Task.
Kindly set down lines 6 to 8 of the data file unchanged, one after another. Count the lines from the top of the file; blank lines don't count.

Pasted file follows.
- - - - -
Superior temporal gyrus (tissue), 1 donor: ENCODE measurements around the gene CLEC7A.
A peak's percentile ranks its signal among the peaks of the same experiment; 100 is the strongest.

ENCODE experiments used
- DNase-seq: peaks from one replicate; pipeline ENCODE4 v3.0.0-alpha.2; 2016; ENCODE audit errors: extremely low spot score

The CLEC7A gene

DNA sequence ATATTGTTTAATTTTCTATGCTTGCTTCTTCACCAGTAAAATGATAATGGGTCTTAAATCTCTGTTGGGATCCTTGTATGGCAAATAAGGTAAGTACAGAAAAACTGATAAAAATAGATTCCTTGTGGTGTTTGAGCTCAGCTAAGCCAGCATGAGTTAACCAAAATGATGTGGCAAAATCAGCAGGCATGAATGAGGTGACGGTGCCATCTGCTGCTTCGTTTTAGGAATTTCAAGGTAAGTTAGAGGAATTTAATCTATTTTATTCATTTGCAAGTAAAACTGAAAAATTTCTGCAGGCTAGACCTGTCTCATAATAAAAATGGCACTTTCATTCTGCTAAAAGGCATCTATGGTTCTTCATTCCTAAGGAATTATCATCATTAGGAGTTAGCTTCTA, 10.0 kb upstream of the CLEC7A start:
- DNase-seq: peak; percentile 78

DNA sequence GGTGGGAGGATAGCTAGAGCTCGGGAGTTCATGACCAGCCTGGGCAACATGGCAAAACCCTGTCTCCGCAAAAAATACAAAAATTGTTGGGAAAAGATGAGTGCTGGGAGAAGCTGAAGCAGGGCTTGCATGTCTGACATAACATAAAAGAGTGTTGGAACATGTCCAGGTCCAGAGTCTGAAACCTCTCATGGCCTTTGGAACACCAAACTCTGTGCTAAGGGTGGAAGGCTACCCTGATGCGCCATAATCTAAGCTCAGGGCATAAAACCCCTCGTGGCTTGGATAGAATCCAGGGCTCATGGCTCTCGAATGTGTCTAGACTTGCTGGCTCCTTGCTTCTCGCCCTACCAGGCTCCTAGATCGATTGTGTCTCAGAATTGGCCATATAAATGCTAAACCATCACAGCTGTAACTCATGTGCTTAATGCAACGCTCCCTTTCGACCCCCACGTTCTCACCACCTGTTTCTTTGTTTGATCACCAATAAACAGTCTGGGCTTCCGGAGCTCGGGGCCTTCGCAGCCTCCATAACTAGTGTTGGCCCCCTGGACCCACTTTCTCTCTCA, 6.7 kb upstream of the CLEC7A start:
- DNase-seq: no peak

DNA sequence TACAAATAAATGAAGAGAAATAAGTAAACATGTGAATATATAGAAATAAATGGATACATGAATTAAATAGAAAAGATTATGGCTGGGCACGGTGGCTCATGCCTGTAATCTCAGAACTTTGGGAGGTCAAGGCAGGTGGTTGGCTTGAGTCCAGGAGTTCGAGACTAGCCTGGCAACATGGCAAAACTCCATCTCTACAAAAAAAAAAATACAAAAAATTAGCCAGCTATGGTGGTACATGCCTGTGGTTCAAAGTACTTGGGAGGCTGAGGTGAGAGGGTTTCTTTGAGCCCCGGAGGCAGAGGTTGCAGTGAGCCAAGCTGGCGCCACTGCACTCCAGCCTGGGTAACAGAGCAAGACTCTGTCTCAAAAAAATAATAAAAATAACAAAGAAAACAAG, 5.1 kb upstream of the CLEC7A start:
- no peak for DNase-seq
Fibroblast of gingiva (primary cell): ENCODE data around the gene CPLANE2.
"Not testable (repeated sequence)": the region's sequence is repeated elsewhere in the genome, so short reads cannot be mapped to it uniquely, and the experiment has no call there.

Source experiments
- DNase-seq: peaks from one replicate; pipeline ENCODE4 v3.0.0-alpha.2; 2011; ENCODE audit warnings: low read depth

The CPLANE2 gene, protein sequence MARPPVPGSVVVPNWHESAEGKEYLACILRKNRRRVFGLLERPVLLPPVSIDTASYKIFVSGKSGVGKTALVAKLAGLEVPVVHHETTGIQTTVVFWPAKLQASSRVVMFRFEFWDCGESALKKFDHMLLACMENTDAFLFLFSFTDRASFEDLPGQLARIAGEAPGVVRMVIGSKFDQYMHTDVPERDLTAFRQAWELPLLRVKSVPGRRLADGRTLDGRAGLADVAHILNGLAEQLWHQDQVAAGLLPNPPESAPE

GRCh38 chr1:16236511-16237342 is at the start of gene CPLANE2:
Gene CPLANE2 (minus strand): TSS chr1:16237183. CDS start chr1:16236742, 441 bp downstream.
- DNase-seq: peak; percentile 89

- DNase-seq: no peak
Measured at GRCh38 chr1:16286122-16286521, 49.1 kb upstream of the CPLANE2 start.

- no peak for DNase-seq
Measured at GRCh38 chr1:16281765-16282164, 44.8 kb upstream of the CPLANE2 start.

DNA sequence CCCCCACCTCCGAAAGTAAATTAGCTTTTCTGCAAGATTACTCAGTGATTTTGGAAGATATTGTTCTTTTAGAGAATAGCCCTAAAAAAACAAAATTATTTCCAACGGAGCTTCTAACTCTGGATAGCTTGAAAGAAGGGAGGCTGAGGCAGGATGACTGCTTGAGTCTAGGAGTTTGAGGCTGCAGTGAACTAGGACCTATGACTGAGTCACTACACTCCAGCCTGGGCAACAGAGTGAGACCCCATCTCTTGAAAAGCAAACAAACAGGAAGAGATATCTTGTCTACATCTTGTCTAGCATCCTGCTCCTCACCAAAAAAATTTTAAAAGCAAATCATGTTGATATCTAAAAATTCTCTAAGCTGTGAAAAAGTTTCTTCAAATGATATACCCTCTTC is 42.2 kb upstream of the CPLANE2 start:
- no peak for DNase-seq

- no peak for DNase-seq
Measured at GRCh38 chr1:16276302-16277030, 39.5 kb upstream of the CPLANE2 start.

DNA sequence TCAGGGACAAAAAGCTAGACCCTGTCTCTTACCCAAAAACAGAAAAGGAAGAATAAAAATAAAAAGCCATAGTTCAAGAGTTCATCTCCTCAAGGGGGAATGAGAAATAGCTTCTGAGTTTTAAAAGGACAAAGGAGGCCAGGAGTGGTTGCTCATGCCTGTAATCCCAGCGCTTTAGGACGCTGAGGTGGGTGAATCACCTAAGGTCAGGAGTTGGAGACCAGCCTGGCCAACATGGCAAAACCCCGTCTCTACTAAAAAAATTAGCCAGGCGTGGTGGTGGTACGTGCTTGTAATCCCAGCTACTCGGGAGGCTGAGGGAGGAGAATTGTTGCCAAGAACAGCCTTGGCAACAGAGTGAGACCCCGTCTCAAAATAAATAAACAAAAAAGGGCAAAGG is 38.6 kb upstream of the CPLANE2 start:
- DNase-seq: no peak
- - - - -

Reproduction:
DNA sequence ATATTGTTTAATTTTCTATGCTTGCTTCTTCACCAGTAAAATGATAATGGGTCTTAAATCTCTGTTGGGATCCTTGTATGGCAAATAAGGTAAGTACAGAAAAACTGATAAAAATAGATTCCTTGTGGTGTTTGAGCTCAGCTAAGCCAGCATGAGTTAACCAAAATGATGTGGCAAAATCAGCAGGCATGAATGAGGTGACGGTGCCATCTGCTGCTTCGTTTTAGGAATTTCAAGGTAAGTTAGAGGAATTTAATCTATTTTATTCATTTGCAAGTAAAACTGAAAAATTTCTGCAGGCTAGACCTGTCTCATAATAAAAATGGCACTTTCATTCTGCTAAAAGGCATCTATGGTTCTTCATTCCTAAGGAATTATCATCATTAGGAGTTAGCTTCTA, 10.0 kb upstream of the CLEC7A start:
- DNase-seq: peak; percentile 78

DNA sequence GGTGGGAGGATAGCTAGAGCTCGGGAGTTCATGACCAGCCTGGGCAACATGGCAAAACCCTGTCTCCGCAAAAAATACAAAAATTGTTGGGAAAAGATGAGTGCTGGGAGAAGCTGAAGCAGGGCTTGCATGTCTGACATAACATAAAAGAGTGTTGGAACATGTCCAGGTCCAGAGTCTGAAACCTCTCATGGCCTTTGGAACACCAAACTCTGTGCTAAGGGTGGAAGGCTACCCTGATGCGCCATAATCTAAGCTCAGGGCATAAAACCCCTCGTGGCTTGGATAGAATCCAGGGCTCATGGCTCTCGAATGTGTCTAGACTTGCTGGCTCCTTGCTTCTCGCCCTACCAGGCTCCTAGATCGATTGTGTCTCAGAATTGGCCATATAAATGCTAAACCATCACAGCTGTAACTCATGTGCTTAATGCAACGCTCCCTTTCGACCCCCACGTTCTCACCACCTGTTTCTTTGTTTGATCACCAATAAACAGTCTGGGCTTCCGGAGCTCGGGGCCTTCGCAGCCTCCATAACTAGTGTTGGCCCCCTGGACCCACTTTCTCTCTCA, 6.7 kb upstream of the CLEC7A start: